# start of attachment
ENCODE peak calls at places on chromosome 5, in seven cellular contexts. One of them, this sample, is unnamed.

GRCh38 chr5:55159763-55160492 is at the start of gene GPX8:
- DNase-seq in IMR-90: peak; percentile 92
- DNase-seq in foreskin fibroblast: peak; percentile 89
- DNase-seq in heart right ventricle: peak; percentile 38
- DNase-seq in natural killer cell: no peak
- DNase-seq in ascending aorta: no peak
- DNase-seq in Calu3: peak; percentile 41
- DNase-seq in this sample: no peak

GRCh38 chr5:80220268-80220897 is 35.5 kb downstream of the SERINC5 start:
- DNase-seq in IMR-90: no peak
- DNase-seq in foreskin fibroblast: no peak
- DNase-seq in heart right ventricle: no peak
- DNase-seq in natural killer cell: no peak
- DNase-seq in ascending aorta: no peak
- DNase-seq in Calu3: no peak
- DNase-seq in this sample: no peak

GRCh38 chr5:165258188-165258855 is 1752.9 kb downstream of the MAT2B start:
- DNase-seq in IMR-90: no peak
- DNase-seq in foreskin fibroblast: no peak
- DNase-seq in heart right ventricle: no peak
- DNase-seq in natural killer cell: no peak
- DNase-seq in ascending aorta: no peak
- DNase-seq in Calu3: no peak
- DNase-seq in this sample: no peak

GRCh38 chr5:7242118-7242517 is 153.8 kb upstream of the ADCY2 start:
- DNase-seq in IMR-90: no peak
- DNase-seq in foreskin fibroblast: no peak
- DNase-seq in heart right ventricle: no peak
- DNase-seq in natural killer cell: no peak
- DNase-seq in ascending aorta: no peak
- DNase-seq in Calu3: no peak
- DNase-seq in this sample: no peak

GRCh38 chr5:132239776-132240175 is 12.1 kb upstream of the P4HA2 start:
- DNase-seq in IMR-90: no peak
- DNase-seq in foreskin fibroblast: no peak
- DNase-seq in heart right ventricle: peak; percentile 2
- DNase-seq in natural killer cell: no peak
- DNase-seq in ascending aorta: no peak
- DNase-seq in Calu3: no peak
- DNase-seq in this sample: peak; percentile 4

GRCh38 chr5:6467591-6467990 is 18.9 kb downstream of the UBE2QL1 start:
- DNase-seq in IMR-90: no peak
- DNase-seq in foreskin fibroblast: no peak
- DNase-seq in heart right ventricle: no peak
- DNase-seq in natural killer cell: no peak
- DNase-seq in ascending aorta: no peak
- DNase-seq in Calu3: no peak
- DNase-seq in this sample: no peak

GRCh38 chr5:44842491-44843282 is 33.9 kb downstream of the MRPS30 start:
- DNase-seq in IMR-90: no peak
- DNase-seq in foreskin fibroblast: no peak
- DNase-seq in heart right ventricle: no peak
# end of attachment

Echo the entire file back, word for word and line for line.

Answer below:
ENCODE peak calls at places on chromosome 5, in seven cellular contexts. One of them, this sample, is unnamed.

GRCh38 chr5:55159763-55160492 is at the start of gene GPX8:
- DNase-seq in IMR-90: peak; percentile 92
- DNase-seq in foreskin fibroblast: peak; percentile 89
- DNase-seq in heart right ventricle: peak; percentile 38
- DNase-seq in natural killer cell: no peak
- DNase-seq in ascending aorta: no peak
- DNase-seq in Calu3: peak; percentile 41
- DNase-seq in this sample: no peak

GRCh38 chr5:80220268-80220897 is 35.5 kb downstream of the SERINC5 start:
- DNase-seq in IMR-90: no peak
- DNase-seq in foreskin fibroblast: no peak
- DNase-seq in heart right ventricle: no peak
- DNase-seq in natural killer cell: no peak
- DNase-seq in ascending aorta: no peak
- DNase-seq in Calu3: no peak
- DNase-seq in this sample: no peak

GRCh38 chr5:165258188-165258855 is 1752.9 kb downstream of the MAT2B start:
- DNase-seq in IMR-90: no peak
- DNase-seq in foreskin fibroblast: no peak
- DNase-seq in heart right ventricle: no peak
- DNase-seq in natural killer cell: no peak
- DNase-seq in ascending aorta: no peak
- DNase-seq in Calu3: no peak
- DNase-seq in this sample: no peak

GRCh38 chr5:7242118-7242517 is 153.8 kb upstream of the ADCY2 start:
- DNase-seq in IMR-90: no peak
- DNase-seq in foreskin fibroblast: no peak
- DNase-seq in heart right ventricle: no peak
- DNase-seq in natural killer cell: no peak
- DNase-seq in ascending aorta: no peak
- DNase-seq in Calu3: no peak
- DNase-seq in this sample: no peak

GRCh38 chr5:132239776-132240175 is 12.1 kb upstream of the P4HA2 start:
- DNase-seq in IMR-90: no peak
- DNase-seq in foreskin fibroblast: no peak
- DNase-seq in heart right ventricle: peak; percentile 2
- DNase-seq in natural killer cell: no peak
- DNase-seq in ascending aorta: no peak
- DNase-seq in Calu3: no peak
- DNase-seq in this sample: peak; percentile 4

GRCh38 chr5:6467591-6467990 is 18.9 kb downstream of the UBE2QL1 start:
- DNase-seq in IMR-90: no peak
- DNase-seq in foreskin fibroblast: no peak
- DNase-seq in heart right ventricle: no peak
- DNase-seq in natural killer cell: no peak
- DNase-seq in ascending aorta: no peak
- DNase-seq in Calu3: no peak
- DNase-seq in this sample: no peak

GRCh38 chr5:44842491-44843282 is 33.9 kb downstream of the MRPS30 start:
- DNase-seq in IMR-90: no peak
- DNase-seq in foreskin fibroblast: no peak
- DNase-seq in heart right ventricle: no peak